January 2, 2017

Vehicular ManslaughterSouthern California roads are filled with drivers, so it’s no surprise that car accidents happen every day. However, repairing car damage and higher insurance rates aren’t the only thing you have to worry about when it comes to car accidents. When vehicle collisions cause the death of a driver or passenger, it could lead to serious criminal charges.

You may be familiar with the term “vehicular manslaughter” and understand that you could face this charge if you caused the death of someone while driving. But there are also other crimes that you could be accused of, including Watson murder. So, what crime will you be charged with?

Watson Murder (PC 187) vs. Gross Vehicular Manslaughter (PC 191.5(a))

In order to understand what crime you could be charged with, it is important to first understand the definition of Watson murder and gross vehicular manslaughter.

Under California Penal Code Section 191.5(a), gross vehicular manslaughter while intoxicated is when you drive under the influence of drugs or alcohol and the result is the unlawful killing of a human being without premeditation or malice aforethought. This means you did not intend to cause the murder, but you:

  • Drove a vehicle while under the influence of drugs or alcohol,
  • Committed an unlawful act (misdemeanor or infraction) while driving the vehicle or an otherwise lawful act that might cause death,
  • Committed the act with gross negligence AND
  • Caused the death of another person by your grossly negligent conduct

Gross vehicular manslaughter while intoxicated is punishable by up to 10 years in prison.

Under the Watson murder rule, you could be charged with second degree murder if you drive while under the influence of drugs or alcohol and someone dies as a result of your conduct. A conviction for this crime carries more serious penalties. If you are convicted of Watson murder, you face 15 years to life in prison and a $10,000 fine. So how could you face Watson murder charges instead of gross vehicular manslaughter charges?

Watson Murder Over Manslaughter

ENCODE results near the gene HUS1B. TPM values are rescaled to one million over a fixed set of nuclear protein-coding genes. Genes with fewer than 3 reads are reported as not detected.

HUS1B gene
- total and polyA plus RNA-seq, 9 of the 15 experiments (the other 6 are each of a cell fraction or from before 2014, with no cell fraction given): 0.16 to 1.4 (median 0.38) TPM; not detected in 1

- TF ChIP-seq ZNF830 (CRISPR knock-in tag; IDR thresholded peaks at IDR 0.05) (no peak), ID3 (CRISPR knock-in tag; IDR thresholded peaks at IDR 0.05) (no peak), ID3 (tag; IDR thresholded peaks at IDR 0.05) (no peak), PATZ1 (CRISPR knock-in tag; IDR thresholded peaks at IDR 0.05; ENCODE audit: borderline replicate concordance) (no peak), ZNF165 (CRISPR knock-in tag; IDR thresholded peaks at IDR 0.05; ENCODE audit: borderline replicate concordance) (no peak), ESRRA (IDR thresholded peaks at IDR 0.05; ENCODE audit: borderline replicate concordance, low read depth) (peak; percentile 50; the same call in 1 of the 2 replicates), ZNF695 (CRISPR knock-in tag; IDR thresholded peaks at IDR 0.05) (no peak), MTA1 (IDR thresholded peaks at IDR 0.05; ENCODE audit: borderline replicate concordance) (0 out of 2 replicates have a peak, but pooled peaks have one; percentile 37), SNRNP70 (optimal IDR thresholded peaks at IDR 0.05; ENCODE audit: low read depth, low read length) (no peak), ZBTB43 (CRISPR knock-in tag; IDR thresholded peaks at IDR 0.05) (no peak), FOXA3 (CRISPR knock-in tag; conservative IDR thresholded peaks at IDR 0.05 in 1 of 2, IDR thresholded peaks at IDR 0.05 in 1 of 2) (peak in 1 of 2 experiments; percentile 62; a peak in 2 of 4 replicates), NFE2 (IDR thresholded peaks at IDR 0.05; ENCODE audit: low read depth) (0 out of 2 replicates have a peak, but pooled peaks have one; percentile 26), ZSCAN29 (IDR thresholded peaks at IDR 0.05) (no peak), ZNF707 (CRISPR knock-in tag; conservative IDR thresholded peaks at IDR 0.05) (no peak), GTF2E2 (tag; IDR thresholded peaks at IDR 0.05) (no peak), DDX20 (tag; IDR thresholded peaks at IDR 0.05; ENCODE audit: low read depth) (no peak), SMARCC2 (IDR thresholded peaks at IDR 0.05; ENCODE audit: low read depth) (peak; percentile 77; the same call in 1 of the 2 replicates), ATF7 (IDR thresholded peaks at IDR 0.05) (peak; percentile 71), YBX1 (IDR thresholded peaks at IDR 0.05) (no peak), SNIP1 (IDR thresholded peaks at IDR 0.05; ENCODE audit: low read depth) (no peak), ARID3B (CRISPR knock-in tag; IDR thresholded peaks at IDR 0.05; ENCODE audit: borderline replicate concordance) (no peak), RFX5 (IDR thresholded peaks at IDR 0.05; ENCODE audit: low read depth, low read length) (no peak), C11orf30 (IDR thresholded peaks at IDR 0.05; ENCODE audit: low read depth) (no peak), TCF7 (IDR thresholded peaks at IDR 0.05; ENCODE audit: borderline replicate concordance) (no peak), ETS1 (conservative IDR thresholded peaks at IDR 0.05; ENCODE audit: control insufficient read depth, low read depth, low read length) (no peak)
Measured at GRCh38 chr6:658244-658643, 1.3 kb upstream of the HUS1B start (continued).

In order to convict you of Watson murder, the prosecution must prove that you:

  • Committed an act that caused the death of another,
  • Had a state of mind called “malice aforethought,” and
  • Killed without lawful justification

The key difference between Watson murder and gross vehicular manslaughter is the requirement of malice. For this crime, malice can be implied. To show that you acted with implied malice, the prosecution must prove that you knew the act of driving under the influence of drugs or alcohol was dangerous to human life. So, how can it be proved that you knew driving under the influence was dangerous?

The best way to prove this is if you have a prior DUI conviction on your record. If you are convicted of DUI in California, you must sign a form consenting that you are aware of the dangers of driving under the influence of alcohol or drugs. The prosecution could use this form to prove that you knew what you were doing was dangerous. That is why you should contact an experienced criminal defense attorney immediately if you are facing Watson murder charges.

Contact the DUI Attorneys at Wallin & Klarich Today

If you or a loved one are facing serious criminal charges, you should contact an experienced criminal defense attorney immediately. At Wallin & Klarich, our skilled and knowledgeable lawyers have over 35 years of experience successfully defending our clients facing murder and DUI charges. Let us help you now.

With offices in Orange County, Riverside, San Bernardino, Los Angeles, San Diego, West Covina, Torrance and Victorville, you can find a dedicated Wallin & Klarich DUI attorney available near you no matter where you work or live.

Call us at (877) 4-NO- JAIL or (877) 466-5245 for a free phone consultation. We will be there when you call.


Author: Paul Wallin

Paul Wallin is one of the most highly respected attorneys in Southern California. His vast experience, zealous advocacy for his clients and extensive knowledge of many areas of the law make Mr. Wallin a premiere Southern California attorney. Mr. Wallin founded Wallin & Klarich in 1981. As the senior partner of Wallin & Klarich, Mr. Wallin has been successfully representing clients for more than 30 years. Clients come to him for help in matters involving assault and battery, drug crimes, juvenile crimes, theft, manslaughter, sex offenses, murder, violent crimes, misdemeanors and felonies. Mr. Wallin also helps clients with family law matters such as divorce and child custody.

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